Shaftesbury secures £130m loan

 
Catherine Neilan
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Shaftesbury-owned St Martin's Courtyard (Source: Getty)

Shaftesbury, the property company that owns parts of London's key districts such as Carnaby and Covent Garden, has secured a £130m loan with Aviva, wiping out a £100m debt that was due to expire next September.

The new 15-year loan has a fixed interest rate of 3.2 per cent and will be repayable in March 2030.
It means Shaftesbury can cancel its £100m revolving credit facility with Nationwide. A second revolving facility, totalling £50m, will be refinanced “in due course”.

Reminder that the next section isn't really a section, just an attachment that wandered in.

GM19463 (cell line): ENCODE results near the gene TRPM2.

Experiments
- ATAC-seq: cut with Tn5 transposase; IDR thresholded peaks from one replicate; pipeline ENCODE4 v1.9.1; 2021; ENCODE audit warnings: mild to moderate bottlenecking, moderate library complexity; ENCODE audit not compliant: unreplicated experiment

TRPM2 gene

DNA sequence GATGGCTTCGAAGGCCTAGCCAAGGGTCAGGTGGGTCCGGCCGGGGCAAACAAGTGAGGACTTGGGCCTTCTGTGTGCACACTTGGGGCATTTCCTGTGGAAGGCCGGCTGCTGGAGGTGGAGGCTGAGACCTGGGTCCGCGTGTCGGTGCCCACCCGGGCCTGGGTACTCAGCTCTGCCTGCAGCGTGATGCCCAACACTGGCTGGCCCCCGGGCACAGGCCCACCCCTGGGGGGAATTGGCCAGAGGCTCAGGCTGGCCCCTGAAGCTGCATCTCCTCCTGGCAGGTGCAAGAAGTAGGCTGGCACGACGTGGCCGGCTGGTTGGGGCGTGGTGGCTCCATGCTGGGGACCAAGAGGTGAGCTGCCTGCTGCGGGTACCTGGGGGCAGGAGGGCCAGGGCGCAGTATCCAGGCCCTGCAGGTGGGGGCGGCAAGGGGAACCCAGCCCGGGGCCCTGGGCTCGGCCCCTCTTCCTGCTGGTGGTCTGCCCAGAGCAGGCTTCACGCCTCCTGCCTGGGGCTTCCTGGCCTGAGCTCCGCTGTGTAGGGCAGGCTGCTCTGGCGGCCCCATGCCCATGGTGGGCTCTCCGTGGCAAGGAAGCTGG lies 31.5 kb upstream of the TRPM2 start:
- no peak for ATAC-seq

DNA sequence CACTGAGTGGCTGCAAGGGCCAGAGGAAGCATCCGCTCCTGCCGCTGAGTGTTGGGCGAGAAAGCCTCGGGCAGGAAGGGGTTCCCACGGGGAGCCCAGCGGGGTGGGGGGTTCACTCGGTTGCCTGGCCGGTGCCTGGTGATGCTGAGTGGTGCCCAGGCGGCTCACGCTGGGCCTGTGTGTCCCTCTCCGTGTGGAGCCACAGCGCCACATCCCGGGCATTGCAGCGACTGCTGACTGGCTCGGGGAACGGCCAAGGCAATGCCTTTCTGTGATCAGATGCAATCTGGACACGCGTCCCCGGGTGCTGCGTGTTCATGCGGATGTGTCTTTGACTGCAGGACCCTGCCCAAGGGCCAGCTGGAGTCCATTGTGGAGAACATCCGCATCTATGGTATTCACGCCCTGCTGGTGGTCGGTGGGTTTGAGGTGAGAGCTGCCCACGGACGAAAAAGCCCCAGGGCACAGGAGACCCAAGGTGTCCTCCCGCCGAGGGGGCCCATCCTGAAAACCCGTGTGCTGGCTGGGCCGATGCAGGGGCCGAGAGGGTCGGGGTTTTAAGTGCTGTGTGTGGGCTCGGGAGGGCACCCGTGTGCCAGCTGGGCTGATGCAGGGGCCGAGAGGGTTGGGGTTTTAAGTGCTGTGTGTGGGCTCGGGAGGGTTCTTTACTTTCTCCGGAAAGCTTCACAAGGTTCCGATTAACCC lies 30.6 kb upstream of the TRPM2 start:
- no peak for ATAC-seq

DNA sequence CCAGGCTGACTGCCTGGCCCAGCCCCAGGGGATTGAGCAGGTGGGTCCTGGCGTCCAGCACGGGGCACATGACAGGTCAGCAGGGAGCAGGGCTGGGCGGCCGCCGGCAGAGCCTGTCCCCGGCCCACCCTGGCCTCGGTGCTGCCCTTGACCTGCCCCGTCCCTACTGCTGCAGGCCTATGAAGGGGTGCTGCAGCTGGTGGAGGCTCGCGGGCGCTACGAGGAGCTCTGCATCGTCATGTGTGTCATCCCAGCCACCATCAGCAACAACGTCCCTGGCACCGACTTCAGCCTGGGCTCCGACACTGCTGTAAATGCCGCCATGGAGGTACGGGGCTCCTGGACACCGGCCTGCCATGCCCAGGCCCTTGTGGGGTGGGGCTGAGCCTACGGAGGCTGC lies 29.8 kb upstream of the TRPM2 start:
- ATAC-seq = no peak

The landlord has also agreed to terminate £70m of interest rate swaps at a cost of £28.1m, equivalent to a reduction in EPRA net asset value per share of around 10p, equivalent to 1.4% of EPRA NAV at 30 September 2014 (£7.13).
This means the weighted average maturity of Shaftesbury's debt has increased from 6.7 years to 8.7 years, but it has reduced the cost of debt by around 25 basis points.
Shaftesbury's finance director Chris Ward said: "We are pleased to have secured this financing during a period of extremely low gilt yields, and with a lender of the calibre of Aviva.
"Long-term funding is a natural fit with our business model and portfolio of good quality assets with secure income streams."